Anheuser-Busch Inbev (NYSE:BUD) – The Teamsters union approved a five-year deal with Anheuser-Busch Inbev, securing wage increases and health care improvements for 5,000 truck drivers at the brewery’s U.S. facilities. The deal includes an initial wage increase of $4 per hour, totaling $8 per hour, plus additional benefits.

Starbucks (NASDAQ:SBUX) – A coalition of unions, led by the SOC Investment Group, ended the dispute with Starbucks, withdrawing three board candidates a week before the company’s annual meeting. Starbucks committed to negotiating labor agreements after investor pressure. Additionally, the AlShaya Group, which operates Starbucks in the Middle East, plans to lay off more than 2,000 employees due to boycotts related to the Gaza conflict. The decision reflects business difficulties. The company promises support for those affected.

Boeing (NYSE:BA) – Boeing and its largest union begin negotiations on Friday after 16 years, amid the 737 MAX crisis. Unions, capitalizing on the labor market, seek wage increases and better benefits. A possible strike looms, driven by discontent and production constraints. Political support is also a consideration.

General Motors (NYSE:GM), Magna International (NYSE:MGA), Wipro (NYSE:WIT) – GM, Magna, and Wipro announced on Tuesday a collaboration to create SDVerse, a digital platform for buying and selling automotive software. Wipro will invest $5.85 million, securing a 27% stake, while GM and Magna will hold 46% and 27%, respectively.

Toyota Motor (NYSE:TM) – Toyota announced an investment of R$11 billion in Brazil, divided into two parts until 2030, including the production of a new vehicle adapted to the local market. Of the R$11 billion, R$5 billion will be invested by 2026.

Tesla (NASDAQ:TSLA) – Tesla’s European Gigafactory near Berlin temporarily halted operations after a criminal attack that left the factory without power. The incident resulted in significant losses for the company and raised concerns about security and operational stability, impacting innovation in the region. In other news, Donald Trump and Elon Musk met on Sunday to discuss donations for the former president’s campaign. Musk has been a discreet political donor, but a contribution from him could significantly boost Trump’s campaign.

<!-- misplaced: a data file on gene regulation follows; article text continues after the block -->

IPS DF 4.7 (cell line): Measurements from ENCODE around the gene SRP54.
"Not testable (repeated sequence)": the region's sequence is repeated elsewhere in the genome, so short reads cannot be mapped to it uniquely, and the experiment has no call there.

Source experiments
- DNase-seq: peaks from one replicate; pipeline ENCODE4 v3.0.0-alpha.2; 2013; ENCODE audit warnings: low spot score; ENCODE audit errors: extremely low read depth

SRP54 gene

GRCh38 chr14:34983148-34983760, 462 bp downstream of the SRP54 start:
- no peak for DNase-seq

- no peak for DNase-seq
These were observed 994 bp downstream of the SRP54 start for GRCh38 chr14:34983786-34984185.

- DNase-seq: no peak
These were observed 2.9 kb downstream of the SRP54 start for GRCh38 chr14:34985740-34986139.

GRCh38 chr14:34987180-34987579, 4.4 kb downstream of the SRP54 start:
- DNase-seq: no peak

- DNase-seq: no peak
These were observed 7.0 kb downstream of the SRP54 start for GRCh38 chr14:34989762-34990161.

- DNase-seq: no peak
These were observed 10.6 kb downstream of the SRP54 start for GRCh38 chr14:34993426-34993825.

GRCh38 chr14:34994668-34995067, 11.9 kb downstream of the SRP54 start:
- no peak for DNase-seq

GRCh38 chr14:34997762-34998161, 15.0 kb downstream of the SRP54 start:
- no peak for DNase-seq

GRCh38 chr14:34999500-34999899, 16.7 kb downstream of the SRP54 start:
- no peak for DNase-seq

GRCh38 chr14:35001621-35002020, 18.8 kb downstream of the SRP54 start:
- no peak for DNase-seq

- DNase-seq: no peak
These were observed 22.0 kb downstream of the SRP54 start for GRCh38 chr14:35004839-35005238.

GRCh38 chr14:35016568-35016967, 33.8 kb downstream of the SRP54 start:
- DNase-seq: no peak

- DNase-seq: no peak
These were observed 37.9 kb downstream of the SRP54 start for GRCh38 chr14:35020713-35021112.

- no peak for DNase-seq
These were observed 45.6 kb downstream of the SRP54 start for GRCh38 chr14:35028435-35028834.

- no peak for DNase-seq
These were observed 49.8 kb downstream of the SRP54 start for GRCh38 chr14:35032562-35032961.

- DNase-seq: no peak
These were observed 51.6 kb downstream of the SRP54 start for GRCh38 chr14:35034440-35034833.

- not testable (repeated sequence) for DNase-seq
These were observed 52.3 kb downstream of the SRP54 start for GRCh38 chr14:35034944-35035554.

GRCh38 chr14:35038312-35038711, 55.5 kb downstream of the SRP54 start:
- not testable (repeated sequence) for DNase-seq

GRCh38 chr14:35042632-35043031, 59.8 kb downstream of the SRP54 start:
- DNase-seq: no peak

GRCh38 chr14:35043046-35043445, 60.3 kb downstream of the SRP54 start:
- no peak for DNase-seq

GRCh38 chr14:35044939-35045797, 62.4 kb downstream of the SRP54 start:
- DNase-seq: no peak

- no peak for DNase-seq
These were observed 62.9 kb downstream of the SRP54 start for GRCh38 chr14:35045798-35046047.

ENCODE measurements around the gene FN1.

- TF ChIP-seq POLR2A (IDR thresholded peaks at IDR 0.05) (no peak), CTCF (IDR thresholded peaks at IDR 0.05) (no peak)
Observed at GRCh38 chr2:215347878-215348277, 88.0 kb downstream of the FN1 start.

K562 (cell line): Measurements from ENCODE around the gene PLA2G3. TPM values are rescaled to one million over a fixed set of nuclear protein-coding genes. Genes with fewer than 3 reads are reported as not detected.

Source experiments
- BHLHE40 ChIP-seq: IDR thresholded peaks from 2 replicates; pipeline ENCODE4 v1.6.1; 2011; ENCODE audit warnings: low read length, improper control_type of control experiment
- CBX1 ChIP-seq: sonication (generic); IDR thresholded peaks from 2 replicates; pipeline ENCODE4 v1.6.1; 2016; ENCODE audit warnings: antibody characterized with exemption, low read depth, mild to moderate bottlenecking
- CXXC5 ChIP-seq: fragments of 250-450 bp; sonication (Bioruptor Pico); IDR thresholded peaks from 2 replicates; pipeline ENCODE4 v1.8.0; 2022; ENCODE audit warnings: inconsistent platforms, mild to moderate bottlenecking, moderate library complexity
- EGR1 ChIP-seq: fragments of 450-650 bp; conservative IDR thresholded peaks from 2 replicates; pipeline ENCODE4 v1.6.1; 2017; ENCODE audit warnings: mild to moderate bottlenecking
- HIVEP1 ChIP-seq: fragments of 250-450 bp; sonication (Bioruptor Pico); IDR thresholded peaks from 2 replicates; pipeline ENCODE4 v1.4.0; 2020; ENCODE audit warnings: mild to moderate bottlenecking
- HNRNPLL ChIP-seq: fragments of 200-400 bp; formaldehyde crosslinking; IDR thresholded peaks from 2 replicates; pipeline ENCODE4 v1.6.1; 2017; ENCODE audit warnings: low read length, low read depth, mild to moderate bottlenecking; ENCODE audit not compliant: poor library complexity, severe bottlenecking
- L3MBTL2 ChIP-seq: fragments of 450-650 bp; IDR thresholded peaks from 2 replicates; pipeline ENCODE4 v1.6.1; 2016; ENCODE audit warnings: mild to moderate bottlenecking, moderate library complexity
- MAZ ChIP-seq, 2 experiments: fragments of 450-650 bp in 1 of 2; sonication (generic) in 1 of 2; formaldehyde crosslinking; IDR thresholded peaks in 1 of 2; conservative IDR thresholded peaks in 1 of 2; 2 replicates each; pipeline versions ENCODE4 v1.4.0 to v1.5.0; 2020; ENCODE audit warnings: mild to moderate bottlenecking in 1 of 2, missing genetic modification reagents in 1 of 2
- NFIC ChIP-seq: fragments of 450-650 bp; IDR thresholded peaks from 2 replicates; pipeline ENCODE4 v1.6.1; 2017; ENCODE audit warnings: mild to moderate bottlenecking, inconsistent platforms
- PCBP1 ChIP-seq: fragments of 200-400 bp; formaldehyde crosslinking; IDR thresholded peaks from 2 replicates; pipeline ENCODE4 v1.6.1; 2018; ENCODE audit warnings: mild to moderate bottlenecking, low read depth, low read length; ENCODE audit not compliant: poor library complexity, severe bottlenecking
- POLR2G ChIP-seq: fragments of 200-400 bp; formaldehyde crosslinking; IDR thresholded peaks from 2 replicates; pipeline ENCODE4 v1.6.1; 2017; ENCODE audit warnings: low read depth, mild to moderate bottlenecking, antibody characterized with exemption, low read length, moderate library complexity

Chevron (NYSE:CVX) – Chevron is closing plants in Iowa and Wisconsin due to financial unviability, resulting from government regulations and falling renewable credit prices. The company is now focusing on expanding its renewable fuel capacity, although regulatory challenges persist.

Target (NYSE:TGT), Walmart (NYSE:WMT) – Major U.S. retailers resume expansion with the opening of new stores, breaking years of closures. Walmart and Target lead, highlighting pickup and delivery services to boost sales. The strategy includes remodels and a focus on larger establishments, adapting to changes in consumer behavior.

Costco Wholesale (NASDAQ:COST) – Richard Galanti, retired CFO of Costco Wholesale, may leave one last gift for investors: an increase in membership fees. This move has been speculated for some time, considering the company’s history and the current economic landscape. Analysts expect news soon.

Citigroup (NYSE:C) – Citigroup projects a modest increase in investment banking fees in the first quarter but expects an 8% to 12% drop in market revenue compared to the strong quarter of 2023. CEO Jane Fraser stated that financial results are expected to exceed expectations, as the company completes a broad reorganization by the end of the month to simplify its structure and resolve pending regulatory issues.

Morgan Stanley (NYSE:MS) – Morgan Stanley laid off about 9% of its staff in the asset management division in China due to the stock market slowdown. The move affected approximately 15 employees since December, reflecting global challenges faced by financial firms in the world’s second-largest economy.